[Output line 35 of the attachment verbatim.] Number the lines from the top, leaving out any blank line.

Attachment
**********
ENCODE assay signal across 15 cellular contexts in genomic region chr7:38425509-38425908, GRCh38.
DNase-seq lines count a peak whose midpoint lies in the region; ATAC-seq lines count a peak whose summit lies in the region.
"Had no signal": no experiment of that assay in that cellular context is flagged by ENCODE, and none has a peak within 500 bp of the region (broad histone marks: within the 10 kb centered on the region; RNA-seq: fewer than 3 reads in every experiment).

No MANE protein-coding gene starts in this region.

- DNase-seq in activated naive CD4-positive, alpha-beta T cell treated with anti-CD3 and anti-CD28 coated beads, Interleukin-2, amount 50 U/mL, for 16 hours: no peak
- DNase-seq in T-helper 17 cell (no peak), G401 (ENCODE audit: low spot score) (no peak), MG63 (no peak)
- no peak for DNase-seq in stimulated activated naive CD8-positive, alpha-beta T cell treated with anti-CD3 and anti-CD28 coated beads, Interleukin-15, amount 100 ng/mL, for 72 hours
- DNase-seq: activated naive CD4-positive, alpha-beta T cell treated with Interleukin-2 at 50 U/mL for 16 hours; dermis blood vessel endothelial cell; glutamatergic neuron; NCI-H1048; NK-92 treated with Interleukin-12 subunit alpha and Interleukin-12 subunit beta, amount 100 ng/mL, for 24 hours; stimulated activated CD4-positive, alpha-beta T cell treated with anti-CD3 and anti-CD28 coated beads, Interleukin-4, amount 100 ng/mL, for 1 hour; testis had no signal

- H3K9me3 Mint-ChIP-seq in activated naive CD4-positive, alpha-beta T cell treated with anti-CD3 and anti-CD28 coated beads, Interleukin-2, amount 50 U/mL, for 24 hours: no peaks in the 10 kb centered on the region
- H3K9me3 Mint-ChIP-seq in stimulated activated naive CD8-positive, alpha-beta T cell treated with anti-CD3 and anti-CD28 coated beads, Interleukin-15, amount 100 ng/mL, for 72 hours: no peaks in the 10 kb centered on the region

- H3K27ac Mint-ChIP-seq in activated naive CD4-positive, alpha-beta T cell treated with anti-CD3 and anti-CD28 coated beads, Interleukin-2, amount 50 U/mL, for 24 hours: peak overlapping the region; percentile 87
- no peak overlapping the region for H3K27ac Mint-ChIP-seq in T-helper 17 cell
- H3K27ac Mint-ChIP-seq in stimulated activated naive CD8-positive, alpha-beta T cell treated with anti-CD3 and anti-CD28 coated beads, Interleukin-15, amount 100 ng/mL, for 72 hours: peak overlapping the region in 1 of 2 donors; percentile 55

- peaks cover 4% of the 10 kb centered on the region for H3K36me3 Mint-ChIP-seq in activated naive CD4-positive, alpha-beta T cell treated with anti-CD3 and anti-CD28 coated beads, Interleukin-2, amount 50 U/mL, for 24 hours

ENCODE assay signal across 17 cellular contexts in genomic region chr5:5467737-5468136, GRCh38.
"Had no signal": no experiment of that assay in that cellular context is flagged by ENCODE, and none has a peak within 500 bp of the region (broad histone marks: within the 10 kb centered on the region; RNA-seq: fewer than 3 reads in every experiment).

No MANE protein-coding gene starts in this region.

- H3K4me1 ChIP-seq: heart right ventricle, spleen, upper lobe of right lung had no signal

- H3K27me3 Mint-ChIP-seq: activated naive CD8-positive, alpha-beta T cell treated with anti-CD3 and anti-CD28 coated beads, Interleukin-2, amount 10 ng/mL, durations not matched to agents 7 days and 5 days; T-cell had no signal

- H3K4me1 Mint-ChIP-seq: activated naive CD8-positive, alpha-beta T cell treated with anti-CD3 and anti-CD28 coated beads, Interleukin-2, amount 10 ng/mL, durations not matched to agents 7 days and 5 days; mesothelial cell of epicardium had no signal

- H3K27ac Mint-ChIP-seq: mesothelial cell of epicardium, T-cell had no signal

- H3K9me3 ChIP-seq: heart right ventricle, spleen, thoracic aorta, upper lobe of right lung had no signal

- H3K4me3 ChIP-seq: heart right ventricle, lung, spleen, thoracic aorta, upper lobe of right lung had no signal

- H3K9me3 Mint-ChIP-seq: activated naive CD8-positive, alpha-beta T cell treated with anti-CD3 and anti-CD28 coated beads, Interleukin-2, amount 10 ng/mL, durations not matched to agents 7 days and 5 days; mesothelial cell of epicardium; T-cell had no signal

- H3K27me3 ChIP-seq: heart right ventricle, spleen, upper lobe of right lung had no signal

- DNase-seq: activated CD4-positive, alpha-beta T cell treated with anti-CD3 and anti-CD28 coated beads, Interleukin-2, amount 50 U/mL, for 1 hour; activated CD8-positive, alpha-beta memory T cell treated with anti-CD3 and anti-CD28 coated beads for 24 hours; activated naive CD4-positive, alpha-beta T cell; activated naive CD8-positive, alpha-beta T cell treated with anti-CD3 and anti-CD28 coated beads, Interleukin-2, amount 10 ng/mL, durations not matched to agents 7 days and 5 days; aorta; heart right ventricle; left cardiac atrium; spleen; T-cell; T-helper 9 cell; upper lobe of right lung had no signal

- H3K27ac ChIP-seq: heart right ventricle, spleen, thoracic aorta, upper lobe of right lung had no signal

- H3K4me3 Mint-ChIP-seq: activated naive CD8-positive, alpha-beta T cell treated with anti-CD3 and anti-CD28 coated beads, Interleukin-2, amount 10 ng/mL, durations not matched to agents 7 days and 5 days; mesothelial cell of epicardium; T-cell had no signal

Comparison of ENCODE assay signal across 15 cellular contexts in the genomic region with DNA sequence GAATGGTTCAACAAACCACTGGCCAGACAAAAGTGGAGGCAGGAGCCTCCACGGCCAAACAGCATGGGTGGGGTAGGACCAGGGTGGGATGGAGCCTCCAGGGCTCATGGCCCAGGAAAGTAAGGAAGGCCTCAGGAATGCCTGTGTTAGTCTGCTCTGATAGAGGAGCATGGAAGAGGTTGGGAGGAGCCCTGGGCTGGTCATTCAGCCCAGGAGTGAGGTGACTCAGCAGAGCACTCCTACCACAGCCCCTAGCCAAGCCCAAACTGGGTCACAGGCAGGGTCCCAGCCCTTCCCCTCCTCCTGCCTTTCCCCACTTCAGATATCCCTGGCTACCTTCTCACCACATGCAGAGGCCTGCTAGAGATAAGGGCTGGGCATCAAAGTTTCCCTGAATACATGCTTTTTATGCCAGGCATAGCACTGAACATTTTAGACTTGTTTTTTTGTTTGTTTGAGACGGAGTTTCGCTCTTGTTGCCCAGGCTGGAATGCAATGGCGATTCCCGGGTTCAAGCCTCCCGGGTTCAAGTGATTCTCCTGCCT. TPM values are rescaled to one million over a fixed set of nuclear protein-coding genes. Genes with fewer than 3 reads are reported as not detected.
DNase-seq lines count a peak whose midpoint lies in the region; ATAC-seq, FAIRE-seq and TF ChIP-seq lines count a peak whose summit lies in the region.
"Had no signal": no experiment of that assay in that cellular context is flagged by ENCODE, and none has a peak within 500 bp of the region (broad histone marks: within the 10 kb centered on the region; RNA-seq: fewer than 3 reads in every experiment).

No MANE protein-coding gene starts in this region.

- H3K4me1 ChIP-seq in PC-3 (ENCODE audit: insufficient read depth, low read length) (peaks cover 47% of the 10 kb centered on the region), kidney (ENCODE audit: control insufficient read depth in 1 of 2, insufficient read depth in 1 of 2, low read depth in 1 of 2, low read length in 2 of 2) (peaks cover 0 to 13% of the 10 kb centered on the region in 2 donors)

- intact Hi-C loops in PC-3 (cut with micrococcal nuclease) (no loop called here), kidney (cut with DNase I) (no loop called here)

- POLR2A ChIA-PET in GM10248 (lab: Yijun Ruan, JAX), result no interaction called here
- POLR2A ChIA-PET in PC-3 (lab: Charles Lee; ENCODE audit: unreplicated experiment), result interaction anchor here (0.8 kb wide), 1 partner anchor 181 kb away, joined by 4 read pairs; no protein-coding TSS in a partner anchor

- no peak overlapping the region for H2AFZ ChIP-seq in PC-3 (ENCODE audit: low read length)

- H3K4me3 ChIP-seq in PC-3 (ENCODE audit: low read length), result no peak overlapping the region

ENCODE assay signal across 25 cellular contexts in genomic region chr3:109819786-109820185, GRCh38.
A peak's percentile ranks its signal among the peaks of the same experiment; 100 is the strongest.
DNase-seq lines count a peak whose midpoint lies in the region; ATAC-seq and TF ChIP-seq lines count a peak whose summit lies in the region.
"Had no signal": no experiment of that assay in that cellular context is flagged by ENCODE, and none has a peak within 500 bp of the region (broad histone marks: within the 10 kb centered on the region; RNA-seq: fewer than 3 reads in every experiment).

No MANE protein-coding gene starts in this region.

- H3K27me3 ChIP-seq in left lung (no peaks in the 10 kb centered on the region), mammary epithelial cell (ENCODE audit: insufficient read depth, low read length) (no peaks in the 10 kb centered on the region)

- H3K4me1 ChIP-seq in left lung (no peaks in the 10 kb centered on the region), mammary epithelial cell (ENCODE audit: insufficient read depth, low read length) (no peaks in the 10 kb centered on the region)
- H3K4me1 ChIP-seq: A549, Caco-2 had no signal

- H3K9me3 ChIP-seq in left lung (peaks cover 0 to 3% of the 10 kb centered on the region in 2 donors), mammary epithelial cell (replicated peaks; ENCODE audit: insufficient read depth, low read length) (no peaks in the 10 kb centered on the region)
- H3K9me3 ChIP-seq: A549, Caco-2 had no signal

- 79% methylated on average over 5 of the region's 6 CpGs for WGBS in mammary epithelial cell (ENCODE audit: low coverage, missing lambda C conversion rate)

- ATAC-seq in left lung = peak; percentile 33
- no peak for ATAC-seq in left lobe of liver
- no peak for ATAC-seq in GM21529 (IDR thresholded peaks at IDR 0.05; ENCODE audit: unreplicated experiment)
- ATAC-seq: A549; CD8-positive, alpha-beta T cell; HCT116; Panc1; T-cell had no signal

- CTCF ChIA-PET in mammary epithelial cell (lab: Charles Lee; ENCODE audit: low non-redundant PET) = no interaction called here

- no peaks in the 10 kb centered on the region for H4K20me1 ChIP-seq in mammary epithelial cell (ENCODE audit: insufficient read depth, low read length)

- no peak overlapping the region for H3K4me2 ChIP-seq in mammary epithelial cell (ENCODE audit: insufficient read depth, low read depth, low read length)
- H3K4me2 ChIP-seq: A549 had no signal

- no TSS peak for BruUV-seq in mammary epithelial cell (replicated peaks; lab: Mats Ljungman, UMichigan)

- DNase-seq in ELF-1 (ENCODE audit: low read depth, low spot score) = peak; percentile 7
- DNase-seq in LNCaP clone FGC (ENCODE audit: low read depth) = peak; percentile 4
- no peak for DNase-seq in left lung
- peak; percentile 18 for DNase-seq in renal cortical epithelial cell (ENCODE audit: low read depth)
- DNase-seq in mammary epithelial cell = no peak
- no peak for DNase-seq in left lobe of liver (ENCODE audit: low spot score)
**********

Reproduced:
- POLR2A ChIA-PET in GM10248 (lab: Yijun Ruan, JAX), result no interaction called here